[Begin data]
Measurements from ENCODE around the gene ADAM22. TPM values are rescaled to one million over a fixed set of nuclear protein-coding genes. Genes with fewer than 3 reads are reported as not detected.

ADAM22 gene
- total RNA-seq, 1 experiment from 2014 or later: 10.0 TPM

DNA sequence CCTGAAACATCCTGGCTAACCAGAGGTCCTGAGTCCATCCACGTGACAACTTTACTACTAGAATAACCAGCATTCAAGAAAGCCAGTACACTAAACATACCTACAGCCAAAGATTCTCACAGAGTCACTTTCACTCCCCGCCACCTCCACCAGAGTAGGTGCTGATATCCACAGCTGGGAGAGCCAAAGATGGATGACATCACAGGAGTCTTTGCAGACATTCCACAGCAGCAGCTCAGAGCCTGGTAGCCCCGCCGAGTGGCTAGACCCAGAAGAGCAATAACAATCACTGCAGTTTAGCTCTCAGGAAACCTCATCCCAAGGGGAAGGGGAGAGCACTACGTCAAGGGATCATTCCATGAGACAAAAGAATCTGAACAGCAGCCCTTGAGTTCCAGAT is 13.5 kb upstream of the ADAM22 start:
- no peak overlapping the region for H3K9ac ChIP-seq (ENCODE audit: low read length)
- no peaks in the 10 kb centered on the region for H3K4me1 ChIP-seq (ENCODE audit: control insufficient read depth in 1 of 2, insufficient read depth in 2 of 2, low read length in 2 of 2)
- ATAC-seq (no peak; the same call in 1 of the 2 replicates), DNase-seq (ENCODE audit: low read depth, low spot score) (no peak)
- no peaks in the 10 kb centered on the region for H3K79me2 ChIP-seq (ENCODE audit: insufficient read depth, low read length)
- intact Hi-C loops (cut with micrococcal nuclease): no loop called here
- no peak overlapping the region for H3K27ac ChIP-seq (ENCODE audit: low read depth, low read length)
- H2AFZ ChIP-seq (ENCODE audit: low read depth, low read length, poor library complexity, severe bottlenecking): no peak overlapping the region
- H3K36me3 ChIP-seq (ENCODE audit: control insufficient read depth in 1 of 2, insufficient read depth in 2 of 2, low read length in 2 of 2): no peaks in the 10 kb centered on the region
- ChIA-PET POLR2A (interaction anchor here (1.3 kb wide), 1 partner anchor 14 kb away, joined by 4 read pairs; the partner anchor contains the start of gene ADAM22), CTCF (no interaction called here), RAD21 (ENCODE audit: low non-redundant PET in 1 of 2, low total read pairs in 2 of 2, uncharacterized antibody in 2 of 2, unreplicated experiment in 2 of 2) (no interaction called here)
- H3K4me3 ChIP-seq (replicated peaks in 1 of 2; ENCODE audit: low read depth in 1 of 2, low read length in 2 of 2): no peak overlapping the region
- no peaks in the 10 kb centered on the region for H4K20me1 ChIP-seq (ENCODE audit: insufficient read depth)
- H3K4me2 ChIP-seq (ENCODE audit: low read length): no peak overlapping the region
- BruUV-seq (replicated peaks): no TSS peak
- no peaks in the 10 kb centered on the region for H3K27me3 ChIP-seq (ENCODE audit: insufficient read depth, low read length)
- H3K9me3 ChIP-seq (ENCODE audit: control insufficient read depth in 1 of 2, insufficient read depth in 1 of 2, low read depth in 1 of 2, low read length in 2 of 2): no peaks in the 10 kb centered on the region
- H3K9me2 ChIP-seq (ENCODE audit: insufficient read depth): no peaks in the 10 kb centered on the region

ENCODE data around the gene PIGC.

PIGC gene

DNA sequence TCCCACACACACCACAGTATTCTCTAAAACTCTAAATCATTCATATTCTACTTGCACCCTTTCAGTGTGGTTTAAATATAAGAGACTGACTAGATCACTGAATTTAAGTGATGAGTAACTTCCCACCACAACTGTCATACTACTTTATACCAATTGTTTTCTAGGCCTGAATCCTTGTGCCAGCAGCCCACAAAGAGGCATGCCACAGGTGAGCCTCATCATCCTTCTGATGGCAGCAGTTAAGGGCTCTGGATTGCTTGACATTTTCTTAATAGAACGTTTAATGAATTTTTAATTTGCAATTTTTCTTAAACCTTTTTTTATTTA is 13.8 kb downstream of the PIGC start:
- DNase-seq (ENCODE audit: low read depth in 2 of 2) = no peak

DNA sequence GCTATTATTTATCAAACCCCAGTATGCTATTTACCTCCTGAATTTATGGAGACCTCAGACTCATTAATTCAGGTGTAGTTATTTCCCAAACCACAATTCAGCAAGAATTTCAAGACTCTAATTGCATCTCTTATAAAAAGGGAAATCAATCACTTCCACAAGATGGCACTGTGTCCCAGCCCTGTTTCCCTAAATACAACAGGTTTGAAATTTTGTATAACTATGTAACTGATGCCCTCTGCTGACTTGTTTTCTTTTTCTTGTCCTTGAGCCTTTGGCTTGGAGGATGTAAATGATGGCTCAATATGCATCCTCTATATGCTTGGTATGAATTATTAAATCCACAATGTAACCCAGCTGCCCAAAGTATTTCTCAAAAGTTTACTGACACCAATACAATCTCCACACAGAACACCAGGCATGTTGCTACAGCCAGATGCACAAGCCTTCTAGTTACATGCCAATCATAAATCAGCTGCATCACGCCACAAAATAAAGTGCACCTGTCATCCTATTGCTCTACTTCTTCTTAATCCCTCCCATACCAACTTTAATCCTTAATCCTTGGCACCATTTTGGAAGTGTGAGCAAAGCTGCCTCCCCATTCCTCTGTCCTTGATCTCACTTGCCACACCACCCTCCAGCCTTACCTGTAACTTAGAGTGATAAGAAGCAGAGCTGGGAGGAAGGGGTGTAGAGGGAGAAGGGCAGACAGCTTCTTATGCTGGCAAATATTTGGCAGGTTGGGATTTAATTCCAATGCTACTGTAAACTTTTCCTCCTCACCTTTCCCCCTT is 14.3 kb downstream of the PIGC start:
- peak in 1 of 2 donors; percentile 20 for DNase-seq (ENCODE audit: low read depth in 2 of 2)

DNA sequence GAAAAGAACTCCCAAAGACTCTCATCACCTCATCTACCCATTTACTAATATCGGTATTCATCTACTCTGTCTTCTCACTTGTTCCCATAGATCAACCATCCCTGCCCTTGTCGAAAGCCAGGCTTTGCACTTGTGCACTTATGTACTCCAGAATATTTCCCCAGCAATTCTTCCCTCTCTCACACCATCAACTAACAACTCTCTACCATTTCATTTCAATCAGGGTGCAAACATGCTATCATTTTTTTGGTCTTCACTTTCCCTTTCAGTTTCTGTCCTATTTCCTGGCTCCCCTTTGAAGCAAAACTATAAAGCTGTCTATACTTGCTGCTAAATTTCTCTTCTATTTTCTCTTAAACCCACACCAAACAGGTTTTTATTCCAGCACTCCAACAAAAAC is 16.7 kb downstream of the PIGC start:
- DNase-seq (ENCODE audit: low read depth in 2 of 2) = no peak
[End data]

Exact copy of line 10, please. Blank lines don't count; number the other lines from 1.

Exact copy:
- no peak overlapping the region for H3K27ac ChIP-seq (ENCODE audit: low read depth, low read length)